List Item: Cook something from every countryCountry: Zambia
Progress: 92/193

Okay, so the research for today’s post started with me seeing that I am getting close to triple digits and wanting to have covered one of the two ‘Z’ countries before I get there. I know that I won’t have completed the country alphabet until after the 100th country is crossed off, but at least I can say that I’ve done Z.

I am very privileged in that I am nowhere near the first person to have the thought to do this particular challenge. Probably not even in the top 1000. Means that whilst I do still like to do my own research, I am able to see how bloggers around the world have adapted dishes from far flung areas in order to meet local ingredients (even if I had to order some more white cornmeal in order to replace the fufu powder that’s long past use by).

So much of Zambian cuisine is centred around fufu (or nshima as it is called in Zambia) so the game became finding something to make alongside it. After all, I have made nshima a few times for this particular challenge and wanted to make sure I made something that is both Zambian and not too close to something that I have cooked before. I think I got there, even if I got a bit bored with making the nshima that it wasn’t as firm as I’d hoped.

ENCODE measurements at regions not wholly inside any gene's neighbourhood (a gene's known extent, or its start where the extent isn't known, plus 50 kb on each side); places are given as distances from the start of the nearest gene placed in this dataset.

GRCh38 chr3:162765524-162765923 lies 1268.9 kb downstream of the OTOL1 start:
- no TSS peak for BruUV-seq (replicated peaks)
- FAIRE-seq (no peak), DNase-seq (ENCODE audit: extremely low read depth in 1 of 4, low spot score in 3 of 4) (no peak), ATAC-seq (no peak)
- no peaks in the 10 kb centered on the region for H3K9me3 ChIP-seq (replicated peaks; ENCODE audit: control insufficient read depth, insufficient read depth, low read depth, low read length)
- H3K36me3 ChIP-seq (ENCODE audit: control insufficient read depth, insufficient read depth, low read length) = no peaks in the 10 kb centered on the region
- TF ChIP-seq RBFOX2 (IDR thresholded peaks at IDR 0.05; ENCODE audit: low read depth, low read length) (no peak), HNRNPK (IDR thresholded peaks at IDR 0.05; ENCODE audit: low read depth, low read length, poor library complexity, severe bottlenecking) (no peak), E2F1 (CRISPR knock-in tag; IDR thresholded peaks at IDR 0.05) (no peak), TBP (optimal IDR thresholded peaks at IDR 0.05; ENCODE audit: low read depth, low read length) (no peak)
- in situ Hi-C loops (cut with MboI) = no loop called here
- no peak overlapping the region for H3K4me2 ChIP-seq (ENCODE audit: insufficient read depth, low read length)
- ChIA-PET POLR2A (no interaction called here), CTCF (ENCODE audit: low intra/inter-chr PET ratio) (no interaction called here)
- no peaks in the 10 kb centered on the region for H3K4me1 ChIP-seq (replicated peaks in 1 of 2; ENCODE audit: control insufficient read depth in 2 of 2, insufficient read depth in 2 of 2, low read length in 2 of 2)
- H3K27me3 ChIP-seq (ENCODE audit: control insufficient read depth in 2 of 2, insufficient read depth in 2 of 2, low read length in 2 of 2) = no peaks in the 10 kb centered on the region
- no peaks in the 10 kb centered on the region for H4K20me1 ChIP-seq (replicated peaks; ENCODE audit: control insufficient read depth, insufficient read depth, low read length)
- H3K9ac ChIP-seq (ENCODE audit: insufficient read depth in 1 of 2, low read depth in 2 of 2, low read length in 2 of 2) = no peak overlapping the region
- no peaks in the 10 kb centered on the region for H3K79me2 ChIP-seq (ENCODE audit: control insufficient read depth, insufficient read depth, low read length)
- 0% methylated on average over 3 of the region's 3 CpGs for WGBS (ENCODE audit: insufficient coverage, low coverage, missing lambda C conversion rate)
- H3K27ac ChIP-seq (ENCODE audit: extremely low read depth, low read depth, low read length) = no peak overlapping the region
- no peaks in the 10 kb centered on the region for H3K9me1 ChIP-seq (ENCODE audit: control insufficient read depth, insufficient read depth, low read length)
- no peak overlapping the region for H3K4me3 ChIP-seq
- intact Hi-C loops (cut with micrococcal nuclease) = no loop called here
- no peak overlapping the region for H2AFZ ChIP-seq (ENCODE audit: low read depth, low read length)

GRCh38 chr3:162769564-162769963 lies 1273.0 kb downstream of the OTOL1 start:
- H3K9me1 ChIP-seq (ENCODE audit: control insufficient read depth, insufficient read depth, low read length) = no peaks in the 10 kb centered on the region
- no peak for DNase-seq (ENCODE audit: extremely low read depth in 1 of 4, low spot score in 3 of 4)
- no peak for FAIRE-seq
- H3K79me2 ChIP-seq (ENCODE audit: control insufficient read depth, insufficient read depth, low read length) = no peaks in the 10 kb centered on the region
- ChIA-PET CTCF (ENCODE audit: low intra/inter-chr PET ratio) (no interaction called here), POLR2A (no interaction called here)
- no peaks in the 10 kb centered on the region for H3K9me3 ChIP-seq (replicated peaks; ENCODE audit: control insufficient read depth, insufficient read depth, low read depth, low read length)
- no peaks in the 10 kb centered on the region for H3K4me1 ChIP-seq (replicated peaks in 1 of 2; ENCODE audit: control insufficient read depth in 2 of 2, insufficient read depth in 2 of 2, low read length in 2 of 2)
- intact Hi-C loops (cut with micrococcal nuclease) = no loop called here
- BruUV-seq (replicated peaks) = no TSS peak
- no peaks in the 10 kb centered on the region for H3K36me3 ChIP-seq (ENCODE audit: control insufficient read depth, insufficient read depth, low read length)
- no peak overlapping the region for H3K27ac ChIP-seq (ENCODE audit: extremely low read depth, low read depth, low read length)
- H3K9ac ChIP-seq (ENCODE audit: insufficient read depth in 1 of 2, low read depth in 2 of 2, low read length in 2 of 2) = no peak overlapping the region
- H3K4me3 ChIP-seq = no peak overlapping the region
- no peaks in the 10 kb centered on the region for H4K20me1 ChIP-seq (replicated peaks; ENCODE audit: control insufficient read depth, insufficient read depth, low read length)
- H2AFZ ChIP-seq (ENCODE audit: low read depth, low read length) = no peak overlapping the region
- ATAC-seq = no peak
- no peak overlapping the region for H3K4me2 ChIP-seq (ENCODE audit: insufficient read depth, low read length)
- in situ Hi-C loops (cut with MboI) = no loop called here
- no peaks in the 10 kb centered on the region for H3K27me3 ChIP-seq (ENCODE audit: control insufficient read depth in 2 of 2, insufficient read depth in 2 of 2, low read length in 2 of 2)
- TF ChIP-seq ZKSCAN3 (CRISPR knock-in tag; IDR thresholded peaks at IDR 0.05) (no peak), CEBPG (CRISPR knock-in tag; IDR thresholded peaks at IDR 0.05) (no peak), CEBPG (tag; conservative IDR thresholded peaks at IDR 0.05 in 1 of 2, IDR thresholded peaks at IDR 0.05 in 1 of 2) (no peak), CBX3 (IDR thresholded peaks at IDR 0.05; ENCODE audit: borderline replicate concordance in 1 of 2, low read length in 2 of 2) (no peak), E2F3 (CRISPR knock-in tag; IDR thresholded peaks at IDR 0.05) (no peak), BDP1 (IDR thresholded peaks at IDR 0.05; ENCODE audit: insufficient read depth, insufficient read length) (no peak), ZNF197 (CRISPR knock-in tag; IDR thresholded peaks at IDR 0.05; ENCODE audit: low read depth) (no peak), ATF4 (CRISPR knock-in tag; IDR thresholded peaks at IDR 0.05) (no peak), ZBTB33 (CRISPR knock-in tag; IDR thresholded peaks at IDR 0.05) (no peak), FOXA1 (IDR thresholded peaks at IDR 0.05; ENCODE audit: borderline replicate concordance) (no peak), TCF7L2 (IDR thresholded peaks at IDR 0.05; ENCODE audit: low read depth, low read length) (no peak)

Main: Nshima with Tomato Gravy & Okra

When making this dish (recipe from Raffi’s World) the seasoning really is everything – as is remembering that the tomatoes in the local market really do not taste as good as a proper tomato should. It’s one of those things that I do as I go along anyway, but this really is one of those things where seasoning as you go along with regular taste tests is needed to prevent it being bland – especially as the nshima itself doesn’t contribute a lot of flavour.